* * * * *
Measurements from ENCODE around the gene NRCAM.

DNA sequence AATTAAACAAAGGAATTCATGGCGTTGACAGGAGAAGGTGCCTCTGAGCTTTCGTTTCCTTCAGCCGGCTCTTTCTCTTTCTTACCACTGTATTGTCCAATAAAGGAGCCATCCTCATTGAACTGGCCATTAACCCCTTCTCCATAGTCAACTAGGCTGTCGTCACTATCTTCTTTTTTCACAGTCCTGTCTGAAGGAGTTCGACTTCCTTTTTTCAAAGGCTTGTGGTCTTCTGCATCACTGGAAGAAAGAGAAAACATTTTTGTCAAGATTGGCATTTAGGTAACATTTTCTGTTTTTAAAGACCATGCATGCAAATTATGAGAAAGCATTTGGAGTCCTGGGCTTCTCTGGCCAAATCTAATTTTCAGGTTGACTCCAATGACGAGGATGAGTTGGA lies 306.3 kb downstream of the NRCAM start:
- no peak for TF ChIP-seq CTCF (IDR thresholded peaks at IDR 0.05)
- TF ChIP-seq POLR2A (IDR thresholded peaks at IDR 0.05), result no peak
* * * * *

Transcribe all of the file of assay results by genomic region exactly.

Measurements from ENCODE around the gene NRCAM.

DNA sequence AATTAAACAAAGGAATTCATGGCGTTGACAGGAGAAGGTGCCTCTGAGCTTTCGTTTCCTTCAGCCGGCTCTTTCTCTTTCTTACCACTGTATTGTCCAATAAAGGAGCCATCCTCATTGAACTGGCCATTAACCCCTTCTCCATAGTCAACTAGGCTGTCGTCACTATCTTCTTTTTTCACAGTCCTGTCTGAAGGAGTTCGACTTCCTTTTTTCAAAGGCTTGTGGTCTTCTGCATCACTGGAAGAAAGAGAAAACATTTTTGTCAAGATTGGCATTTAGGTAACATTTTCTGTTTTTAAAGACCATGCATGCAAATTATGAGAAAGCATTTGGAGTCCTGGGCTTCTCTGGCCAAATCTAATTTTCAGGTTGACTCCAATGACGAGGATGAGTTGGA lies 306.3 kb downstream of the NRCAM start:
- no peak for TF ChIP-seq CTCF (IDR thresholded peaks at IDR 0.05)
- TF ChIP-seq POLR2A (IDR thresholded peaks at IDR 0.05), result no peak